During a distinguished career, retired Army Maj. Gen. Gregg Martin commanded thousands of soldiers fighting in Iraq, but the biggest enemy he battled was inside his head.
Since adolescence, Martin has been on a rollercoaster ride with bipolar disorder, a condition that brought him both success and misery.
Growing up in Massachusetts, Martin considered himself a go-getter. Looking back, he thinks differently.
“I was an unusually driven extrovert, so I believe I was already exhibiting signs of mild mania,” Martin said.
The West Point graduate excelled at everything he did. He holds a P.h.D. and two master’s degrees from MIT, as well as master’s degree in national security strategy from both the U.S. Army War College and U.S. Naval War College.
He commanded the U.S. Army Corps of Engineers Northwest Division and was commandant of the Army Engineer School. He served as president of the National Defense University and received the Bronze Star, the Combat Action Badge and twice the Distinguished Service Medal. There was nothing he believed he could not do.
“I felt fearless, superhuman,” he said.
From these highs, he would plummet to the lows of depression. He hid the condition well enough that it took 36 years for things to come to a head, when in 2014, his boss, the Chairman of the Joint Chiefs of Staff, issued an ultimatum: resign before the day was done or be fired.
“He also told me to get a mental health exam,” said Martin about the decision he still considers as the best for him and his family at the time.
The next two years brought unrelenting depression.
“I was pretty much non-functional and lived with morbid imagery of violent death, such as being crushed by an 18-wheeler,” Martin said.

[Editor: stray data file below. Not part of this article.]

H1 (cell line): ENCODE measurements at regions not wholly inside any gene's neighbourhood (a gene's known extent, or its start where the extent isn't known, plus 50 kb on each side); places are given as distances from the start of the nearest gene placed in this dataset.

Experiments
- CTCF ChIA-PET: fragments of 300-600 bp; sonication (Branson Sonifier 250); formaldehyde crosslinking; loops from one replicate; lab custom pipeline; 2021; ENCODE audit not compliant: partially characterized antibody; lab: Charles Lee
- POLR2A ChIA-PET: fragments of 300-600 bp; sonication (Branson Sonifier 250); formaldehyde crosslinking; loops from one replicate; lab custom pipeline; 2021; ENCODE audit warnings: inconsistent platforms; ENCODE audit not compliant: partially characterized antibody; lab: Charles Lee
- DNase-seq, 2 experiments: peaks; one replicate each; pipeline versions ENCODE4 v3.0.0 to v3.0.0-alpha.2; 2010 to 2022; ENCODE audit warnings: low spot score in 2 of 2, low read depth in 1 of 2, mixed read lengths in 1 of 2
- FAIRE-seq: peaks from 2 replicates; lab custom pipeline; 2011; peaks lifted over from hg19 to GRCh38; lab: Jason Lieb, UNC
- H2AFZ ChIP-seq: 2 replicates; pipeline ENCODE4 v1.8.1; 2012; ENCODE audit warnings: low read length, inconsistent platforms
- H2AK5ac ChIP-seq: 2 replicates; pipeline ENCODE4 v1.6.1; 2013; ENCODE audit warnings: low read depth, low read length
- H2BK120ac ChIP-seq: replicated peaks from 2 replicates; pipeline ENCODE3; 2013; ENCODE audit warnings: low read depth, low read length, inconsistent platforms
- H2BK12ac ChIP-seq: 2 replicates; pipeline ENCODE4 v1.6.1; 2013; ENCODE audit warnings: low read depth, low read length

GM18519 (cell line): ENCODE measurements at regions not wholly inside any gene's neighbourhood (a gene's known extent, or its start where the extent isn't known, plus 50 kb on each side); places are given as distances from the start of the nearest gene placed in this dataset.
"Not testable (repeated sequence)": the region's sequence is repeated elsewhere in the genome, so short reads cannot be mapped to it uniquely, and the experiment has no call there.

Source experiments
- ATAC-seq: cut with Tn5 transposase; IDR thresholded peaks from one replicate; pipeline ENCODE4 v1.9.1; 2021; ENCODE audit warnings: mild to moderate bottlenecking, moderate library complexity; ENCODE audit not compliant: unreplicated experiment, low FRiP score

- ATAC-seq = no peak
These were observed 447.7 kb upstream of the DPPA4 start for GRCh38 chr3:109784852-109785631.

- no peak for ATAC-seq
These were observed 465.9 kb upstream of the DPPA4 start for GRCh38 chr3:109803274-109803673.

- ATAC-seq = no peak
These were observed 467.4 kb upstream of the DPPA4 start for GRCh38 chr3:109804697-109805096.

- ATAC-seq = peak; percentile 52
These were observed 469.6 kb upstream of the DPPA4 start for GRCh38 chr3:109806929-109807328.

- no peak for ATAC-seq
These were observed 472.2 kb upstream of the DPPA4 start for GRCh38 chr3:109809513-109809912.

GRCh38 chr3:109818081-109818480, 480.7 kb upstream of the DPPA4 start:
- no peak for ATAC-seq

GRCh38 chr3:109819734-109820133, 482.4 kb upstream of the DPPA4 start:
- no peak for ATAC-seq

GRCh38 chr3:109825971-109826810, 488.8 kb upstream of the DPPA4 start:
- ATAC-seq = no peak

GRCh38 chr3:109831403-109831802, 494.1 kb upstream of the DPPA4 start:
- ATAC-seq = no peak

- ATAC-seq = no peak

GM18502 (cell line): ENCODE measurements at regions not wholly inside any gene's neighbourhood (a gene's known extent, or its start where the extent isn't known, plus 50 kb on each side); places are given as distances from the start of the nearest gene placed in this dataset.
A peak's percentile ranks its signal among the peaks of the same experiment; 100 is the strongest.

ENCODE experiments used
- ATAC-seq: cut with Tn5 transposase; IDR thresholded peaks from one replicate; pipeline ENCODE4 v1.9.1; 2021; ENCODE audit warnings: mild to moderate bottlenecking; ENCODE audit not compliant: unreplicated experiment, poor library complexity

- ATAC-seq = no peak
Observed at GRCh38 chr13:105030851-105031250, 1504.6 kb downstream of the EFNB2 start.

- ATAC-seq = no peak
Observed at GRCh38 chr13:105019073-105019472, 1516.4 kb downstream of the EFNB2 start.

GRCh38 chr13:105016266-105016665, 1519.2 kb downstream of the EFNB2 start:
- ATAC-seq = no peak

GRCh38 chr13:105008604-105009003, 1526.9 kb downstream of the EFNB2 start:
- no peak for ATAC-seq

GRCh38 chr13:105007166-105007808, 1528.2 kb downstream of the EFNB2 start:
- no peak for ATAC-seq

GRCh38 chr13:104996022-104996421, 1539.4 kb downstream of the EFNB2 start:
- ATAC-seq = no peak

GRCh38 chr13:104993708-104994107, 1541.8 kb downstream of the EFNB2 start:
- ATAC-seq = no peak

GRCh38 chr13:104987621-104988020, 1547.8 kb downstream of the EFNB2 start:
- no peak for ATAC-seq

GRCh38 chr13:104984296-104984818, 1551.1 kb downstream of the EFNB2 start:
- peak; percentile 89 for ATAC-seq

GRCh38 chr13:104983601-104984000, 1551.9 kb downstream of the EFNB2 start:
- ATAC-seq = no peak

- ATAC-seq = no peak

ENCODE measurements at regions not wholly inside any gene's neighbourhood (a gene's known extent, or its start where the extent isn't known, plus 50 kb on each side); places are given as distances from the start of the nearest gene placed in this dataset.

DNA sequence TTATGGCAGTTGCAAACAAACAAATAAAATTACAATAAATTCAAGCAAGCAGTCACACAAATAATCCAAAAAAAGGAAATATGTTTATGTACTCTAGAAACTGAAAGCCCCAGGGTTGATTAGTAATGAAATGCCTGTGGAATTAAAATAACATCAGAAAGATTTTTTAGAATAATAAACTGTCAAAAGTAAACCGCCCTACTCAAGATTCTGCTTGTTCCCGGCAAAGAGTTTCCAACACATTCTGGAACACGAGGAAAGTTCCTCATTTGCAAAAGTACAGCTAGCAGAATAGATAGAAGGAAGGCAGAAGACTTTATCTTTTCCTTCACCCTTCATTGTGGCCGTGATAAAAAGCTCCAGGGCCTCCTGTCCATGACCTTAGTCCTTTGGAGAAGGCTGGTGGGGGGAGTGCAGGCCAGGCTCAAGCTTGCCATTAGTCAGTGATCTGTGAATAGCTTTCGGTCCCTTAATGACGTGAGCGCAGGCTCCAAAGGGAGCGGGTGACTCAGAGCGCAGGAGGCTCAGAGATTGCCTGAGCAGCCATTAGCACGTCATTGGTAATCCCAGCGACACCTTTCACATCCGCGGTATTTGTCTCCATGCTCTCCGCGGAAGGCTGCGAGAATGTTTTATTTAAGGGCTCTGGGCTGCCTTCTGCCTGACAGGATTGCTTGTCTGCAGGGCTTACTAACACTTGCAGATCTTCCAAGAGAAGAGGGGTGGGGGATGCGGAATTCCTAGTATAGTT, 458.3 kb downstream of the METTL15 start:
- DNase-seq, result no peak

A friend finally persuaded Martin to check into the VA hospital, where he stayed for five weeks, receiving a course of electroconvulsive therapy. ECT is a brief electrical stimulation of the brain while under anesthesia. It helped, but not enough. Lithium, a mood stabilizer made from an element present in rocks, finally balanced a mind that had gone so erratic as to force Martin to place crosses in every window to ward off evil spirits and to once keep him talking nonstop for seven hours.
Martin knows there is no cure for the disorder, but there is treatment. He realizes Lithium will be by his side until the end of his days, which he wants to spend raising awareness about the critical need to stop the stigma of mental illness.
“I want to tell the story,” he said.
He is indeed doing so, with articles that have been published by the Boston Globe and Military Times, among others. In addition Martin has a book in the works.
He knows that treatment alone is not enough, that mental health disorders require a strong network of love and support, which he received from his wife and their three children.
The dark days behind, the Cocoa Beach resident is ready for his next life chapter.
“I want to spend full time on mental health advocacy,” he said.
For more, see generalgreggmartin.com.